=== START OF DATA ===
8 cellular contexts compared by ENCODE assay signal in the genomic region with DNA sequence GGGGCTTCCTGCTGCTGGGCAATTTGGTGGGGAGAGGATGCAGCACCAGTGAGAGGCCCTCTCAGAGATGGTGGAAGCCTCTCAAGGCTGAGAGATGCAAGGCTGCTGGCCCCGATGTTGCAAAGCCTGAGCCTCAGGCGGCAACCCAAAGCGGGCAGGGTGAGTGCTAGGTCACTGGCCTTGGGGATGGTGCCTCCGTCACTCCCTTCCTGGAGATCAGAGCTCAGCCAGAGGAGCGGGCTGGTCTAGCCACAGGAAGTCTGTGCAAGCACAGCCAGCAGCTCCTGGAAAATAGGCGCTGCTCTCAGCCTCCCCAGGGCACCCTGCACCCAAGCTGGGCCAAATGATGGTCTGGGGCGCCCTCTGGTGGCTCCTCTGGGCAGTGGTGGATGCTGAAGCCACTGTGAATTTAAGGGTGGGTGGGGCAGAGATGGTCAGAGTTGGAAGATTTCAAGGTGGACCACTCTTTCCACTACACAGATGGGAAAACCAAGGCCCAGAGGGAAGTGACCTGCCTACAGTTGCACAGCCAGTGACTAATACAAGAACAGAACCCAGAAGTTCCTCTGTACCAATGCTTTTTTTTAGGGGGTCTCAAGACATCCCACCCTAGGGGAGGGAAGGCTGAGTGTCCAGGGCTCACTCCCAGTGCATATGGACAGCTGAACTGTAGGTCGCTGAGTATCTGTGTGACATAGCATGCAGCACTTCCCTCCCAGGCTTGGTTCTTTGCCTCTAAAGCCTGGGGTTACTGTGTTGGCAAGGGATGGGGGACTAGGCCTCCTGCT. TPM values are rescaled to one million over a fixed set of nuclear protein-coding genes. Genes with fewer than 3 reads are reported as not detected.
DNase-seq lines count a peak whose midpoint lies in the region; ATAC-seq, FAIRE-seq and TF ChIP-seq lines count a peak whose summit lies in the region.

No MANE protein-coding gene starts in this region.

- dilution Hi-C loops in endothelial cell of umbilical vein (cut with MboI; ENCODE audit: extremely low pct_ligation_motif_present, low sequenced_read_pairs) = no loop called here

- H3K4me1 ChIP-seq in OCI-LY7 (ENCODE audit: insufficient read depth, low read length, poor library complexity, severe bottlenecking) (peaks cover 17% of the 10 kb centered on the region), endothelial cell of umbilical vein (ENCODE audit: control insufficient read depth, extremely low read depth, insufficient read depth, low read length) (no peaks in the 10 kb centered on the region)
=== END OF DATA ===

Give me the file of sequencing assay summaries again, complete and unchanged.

8 cellular contexts compared by ENCODE assay signal in the genomic region with DNA sequence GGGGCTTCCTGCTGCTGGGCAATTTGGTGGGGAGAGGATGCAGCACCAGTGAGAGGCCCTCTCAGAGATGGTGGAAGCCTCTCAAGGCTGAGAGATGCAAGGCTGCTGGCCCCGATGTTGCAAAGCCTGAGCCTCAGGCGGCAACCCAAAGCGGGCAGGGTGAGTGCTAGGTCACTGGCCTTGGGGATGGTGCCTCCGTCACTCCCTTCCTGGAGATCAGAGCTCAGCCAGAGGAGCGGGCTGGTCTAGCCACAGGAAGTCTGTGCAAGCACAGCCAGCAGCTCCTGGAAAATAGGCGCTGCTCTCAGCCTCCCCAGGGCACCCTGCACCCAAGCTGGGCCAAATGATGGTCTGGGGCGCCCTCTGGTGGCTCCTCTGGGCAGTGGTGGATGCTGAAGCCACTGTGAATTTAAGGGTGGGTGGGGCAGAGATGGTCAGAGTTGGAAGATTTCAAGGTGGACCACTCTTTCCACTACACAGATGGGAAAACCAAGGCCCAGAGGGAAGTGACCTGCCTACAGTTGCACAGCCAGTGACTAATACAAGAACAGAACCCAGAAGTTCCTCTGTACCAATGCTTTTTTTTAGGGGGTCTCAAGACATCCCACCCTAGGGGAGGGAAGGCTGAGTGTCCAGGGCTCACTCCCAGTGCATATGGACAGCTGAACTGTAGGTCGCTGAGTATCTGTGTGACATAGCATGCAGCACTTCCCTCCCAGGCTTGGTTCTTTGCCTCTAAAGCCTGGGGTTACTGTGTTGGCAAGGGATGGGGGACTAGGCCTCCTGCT. TPM values are rescaled to one million over a fixed set of nuclear protein-coding genes. Genes with fewer than 3 reads are reported as not detected.
DNase-seq lines count a peak whose midpoint lies in the region; ATAC-seq, FAIRE-seq and TF ChIP-seq lines count a peak whose summit lies in the region.

No MANE protein-coding gene starts in this region.

- dilution Hi-C loops in endothelial cell of umbilical vein (cut with MboI; ENCODE audit: extremely low pct_ligation_motif_present, low sequenced_read_pairs) = no loop called here

- H3K4me1 ChIP-seq in OCI-LY7 (ENCODE audit: insufficient read depth, low read length, poor library complexity, severe bottlenecking) (peaks cover 17% of the 10 kb centered on the region), endothelial cell of umbilical vein (ENCODE audit: control insufficient read depth, extremely low read depth, insufficient read depth, low read length) (no peaks in the 10 kb centered on the region)